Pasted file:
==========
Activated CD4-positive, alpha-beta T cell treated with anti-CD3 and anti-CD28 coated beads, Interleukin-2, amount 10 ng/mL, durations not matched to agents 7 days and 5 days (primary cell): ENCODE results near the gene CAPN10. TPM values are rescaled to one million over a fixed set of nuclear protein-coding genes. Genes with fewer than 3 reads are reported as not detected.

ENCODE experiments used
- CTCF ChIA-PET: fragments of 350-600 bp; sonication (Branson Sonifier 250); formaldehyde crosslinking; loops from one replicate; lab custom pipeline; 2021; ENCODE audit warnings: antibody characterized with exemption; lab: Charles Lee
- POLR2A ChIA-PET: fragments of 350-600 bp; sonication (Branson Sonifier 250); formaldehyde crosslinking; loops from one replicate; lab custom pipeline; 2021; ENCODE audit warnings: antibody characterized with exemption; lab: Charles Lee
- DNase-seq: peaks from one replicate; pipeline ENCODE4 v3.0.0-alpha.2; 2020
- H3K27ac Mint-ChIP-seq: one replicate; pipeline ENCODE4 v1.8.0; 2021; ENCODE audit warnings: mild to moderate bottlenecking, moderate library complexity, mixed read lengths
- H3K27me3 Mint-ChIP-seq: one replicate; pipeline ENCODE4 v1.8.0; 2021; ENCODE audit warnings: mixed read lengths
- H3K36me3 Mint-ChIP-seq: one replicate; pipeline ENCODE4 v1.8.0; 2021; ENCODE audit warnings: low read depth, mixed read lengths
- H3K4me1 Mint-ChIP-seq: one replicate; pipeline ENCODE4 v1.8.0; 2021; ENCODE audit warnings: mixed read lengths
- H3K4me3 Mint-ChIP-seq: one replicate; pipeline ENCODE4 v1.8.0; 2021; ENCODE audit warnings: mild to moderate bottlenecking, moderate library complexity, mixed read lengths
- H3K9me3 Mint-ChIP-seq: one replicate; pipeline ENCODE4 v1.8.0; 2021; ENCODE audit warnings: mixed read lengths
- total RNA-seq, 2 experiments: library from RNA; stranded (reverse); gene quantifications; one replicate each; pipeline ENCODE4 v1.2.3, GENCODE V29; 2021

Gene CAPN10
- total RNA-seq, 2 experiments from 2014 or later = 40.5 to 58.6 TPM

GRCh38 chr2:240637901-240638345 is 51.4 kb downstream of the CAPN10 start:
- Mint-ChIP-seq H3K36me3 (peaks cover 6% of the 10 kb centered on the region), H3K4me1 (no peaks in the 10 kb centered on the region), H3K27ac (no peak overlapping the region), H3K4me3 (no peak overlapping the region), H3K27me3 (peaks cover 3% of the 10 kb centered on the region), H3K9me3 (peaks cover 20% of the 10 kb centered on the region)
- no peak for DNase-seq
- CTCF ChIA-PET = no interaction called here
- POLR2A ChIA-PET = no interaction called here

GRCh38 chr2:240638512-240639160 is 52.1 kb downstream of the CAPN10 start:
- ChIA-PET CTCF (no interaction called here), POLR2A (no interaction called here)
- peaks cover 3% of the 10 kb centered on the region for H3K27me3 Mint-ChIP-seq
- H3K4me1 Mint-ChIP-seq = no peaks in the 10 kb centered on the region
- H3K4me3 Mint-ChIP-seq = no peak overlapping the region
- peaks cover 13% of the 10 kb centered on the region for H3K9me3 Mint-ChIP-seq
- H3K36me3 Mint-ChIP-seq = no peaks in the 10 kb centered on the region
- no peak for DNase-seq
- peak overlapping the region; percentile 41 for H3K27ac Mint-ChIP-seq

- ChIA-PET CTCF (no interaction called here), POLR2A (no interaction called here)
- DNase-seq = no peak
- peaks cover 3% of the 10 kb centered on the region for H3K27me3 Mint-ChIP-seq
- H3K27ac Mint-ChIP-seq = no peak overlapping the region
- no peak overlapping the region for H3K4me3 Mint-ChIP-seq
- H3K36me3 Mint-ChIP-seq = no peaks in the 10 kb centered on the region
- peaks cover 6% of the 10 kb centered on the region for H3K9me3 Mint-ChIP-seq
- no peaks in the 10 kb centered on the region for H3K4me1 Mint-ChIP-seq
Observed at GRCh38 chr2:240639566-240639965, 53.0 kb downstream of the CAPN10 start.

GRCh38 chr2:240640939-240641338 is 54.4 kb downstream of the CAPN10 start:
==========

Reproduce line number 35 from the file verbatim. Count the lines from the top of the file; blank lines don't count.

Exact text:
- peaks cover 6% of the 10 kb centered on the region for H3K9me3 Mint-ChIP-seq